To find rest, lift a yoke? To get relief, take another burden? Just the opposite!
You see, Jesus was saying, “Take MY yoke on you. Get in the yoke with Me. You are weak? I am strong; I will help pull your load. You are tired; rest in Me, I will strengthen you. You are fearful and worried; I’ve got this.
A farmer would often yoke a younger ox with an experienced one, a weaker animal with a strong one.
Can you hear the older ox saying to the younger one, “Let me give you some tips; I’ve been at this a while.” Can you hear another saying, “I am afraid. I don’t know what will happen. I am not sure I can handle this.” The strong one says, “When you are stumbling, I will hold you up. When you grow weak, I will pull harder. Trust me.”
Jesus is strong. He stilled at storm, healed the sick, raised the dead. Can you picture Jesus next to you in His yoke? Smiling, helpful, friendly? Yes, friendly. He will not scold you. He’s just glad you came.
I love it that Jesus said, “Learn from me, for I am gentle and humble in heart.” (v. 29). He is not arrogant, demanding, a slave driver. We do that to ourselves. He is gentle and humble; easy to be with; a gentleman–and so willing to help.
What did He mean, “My yoke is easy.” The original word is “well-fitting.” Jesus was a carpenter. He made yokes. He knew how to shave the wood to fit each creature just right. He knows your situation exactly. He can smooth your yoke.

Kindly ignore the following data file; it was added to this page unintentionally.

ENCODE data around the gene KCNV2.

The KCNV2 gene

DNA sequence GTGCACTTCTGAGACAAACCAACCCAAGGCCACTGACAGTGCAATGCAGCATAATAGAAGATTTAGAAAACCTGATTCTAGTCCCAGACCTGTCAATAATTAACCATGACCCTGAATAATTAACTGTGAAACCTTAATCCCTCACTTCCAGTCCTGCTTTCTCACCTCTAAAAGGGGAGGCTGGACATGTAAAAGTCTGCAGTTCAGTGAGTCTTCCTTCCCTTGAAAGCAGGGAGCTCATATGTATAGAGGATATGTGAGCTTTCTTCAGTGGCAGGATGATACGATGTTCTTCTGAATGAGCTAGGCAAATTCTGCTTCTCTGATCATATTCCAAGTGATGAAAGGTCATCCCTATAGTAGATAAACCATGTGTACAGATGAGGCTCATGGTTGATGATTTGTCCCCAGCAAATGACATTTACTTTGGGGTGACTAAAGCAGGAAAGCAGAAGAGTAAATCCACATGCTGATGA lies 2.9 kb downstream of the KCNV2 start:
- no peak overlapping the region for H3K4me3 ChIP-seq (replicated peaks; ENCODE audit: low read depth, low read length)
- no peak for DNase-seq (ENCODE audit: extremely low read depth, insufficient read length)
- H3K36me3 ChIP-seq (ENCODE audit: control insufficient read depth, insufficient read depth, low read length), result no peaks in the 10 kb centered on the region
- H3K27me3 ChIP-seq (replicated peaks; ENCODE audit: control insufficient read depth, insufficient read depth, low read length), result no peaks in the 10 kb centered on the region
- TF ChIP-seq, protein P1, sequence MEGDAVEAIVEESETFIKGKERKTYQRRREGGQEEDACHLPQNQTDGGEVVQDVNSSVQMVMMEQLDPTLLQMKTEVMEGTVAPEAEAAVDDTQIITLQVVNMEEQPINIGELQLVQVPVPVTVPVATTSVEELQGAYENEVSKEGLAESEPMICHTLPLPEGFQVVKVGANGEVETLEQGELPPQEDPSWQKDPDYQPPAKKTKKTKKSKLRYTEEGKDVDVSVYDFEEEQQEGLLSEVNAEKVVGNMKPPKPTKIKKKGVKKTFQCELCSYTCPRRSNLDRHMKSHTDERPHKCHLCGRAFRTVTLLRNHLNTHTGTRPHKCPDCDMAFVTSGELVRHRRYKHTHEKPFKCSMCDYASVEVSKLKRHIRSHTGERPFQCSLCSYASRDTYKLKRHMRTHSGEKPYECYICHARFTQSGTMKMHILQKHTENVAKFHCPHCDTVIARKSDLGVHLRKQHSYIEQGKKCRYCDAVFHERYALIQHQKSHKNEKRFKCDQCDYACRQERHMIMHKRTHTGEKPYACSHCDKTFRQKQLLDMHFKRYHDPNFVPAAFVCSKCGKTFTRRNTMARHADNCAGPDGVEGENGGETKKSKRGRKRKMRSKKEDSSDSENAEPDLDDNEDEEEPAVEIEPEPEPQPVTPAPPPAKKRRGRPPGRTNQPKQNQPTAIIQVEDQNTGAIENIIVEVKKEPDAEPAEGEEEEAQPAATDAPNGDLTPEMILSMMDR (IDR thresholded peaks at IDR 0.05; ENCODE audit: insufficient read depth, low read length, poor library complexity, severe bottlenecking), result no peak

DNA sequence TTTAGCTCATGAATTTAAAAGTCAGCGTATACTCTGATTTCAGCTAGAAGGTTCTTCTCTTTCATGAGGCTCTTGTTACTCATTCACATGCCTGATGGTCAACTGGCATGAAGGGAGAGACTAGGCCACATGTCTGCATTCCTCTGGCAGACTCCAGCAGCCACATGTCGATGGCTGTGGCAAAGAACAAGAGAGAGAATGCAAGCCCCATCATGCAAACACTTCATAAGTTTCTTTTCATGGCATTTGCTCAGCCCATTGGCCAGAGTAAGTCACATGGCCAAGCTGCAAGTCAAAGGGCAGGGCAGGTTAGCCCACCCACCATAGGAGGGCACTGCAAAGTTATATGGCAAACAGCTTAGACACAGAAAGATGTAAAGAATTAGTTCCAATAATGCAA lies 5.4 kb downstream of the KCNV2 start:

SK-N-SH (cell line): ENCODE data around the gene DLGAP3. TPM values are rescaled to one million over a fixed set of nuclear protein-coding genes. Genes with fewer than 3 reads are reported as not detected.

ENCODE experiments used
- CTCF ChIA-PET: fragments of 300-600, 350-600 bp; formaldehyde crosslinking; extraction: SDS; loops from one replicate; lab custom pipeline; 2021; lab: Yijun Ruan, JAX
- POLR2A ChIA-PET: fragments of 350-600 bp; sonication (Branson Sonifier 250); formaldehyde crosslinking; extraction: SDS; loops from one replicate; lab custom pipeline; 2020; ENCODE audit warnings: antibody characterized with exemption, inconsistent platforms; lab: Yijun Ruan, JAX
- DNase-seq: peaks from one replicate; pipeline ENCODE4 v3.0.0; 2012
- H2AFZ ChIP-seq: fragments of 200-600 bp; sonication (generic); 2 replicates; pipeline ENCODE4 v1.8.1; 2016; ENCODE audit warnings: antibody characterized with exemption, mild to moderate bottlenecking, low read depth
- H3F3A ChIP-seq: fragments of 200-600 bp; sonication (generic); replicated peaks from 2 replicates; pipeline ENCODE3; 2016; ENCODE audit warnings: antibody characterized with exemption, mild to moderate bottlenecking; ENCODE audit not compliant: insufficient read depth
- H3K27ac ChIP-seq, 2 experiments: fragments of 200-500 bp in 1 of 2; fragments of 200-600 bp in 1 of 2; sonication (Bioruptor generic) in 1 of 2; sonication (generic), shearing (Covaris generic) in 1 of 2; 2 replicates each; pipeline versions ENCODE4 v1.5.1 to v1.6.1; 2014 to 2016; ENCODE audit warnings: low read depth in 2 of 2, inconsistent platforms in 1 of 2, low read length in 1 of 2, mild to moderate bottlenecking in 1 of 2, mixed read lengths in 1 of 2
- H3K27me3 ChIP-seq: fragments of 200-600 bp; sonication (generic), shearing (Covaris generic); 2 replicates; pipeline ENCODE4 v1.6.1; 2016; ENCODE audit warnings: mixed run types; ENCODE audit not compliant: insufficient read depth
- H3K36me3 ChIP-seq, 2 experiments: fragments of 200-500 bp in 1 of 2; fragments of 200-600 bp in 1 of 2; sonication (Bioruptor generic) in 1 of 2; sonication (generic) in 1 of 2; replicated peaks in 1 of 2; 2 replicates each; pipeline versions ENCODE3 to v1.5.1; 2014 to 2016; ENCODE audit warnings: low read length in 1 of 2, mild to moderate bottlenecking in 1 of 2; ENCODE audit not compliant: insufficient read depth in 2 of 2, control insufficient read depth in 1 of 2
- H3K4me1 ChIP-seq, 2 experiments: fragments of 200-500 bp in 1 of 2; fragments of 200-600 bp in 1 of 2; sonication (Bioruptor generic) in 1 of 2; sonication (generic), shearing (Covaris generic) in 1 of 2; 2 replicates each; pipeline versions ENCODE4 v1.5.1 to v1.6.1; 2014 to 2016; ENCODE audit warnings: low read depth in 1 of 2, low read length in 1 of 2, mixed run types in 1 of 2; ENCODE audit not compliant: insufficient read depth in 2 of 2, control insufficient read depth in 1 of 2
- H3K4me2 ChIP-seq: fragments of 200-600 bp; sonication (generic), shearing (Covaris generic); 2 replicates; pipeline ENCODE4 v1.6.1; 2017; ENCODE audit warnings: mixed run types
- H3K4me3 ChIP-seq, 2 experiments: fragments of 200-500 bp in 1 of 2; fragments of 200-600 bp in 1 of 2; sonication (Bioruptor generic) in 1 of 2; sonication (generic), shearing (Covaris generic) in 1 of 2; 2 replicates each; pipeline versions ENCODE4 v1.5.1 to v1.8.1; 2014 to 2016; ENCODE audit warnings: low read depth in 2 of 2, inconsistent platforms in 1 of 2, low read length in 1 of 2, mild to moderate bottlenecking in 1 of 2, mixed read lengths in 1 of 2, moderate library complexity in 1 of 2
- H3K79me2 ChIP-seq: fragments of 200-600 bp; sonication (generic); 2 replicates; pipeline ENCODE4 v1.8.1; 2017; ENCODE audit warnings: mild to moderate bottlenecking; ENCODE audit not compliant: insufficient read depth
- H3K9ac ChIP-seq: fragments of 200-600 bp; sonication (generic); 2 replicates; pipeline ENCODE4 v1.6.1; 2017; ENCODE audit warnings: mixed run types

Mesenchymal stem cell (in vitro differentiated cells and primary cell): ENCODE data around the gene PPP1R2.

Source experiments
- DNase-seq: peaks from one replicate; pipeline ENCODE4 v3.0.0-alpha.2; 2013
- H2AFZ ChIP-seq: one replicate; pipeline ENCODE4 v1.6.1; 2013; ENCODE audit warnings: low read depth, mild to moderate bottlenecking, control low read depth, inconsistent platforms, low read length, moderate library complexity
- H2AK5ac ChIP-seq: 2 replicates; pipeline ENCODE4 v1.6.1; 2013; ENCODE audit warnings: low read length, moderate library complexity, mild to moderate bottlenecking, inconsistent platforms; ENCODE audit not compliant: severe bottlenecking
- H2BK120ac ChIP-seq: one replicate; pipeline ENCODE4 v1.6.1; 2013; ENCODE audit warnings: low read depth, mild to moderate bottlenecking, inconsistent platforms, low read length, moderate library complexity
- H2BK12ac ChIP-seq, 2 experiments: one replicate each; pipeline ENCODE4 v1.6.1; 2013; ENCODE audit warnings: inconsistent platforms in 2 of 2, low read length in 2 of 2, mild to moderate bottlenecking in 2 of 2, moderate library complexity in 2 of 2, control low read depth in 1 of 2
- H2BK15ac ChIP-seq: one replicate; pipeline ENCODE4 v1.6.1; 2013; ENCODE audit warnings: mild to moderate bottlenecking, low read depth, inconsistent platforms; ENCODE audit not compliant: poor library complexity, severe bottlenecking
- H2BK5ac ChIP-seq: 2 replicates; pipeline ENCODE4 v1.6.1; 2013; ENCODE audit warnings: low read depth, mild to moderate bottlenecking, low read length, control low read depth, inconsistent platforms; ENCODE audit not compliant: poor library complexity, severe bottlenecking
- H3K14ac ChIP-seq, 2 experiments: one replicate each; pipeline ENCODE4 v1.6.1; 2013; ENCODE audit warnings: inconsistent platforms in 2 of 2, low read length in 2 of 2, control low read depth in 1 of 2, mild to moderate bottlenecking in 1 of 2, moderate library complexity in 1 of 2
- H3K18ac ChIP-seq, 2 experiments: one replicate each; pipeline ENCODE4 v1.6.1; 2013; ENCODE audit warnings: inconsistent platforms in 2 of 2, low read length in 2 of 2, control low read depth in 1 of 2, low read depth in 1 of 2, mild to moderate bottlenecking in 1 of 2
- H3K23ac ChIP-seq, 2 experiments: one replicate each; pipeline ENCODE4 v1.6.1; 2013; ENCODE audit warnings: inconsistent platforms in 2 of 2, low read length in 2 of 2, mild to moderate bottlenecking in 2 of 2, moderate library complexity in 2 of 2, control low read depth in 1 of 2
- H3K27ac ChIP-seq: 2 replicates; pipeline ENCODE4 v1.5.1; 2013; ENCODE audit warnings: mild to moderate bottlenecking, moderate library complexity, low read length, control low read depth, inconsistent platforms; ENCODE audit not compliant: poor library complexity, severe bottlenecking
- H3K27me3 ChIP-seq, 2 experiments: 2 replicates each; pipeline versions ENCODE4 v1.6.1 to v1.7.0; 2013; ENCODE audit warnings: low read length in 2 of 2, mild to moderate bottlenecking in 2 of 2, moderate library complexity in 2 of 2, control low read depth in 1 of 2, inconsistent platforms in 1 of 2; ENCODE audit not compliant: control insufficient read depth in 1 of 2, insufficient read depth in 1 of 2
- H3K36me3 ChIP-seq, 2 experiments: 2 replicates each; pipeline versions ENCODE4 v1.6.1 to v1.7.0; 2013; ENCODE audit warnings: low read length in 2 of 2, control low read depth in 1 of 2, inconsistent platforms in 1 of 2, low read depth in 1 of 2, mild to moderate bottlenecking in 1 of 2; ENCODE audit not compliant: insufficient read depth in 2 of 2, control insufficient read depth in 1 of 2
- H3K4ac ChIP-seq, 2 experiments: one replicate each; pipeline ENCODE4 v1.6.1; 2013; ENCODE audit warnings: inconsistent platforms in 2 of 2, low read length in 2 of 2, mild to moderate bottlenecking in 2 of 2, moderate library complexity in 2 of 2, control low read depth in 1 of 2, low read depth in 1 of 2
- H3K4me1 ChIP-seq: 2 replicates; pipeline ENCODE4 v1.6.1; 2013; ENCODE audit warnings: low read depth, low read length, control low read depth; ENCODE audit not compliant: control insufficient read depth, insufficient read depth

So, what do we do?
Come. He is inviting you. Come weary, come tired, come overburdened, come fearful. But come. He will give rest–because He can. He was human, and knows what it is like “to be us.” But now He is God, with “All power in heaven and earth.” (Matthew 28:18 KJV).
Believe. I know, it is hard to believe sometimes. Just admit it to Him. “Lord, I believe; help my unbelief.” (Mark 9:24). That is a prayer He will always answer. He’ll strengthen your faith and will. Then consciously realize He is beside you, helping you. You are partnering with the once-human, but now risen, all-powerful Christ.
Take His Yoke. Jesus’ yoke is the way He is. He came to serve and help us. Serving others in love is the core principle of God’s character and His kingdom. Jesus’ teachings show the ways of His kingdom. It is not complicated. It is a matter of the heart. Are we willing to get in His yoke and serve with Him, to learn from Him?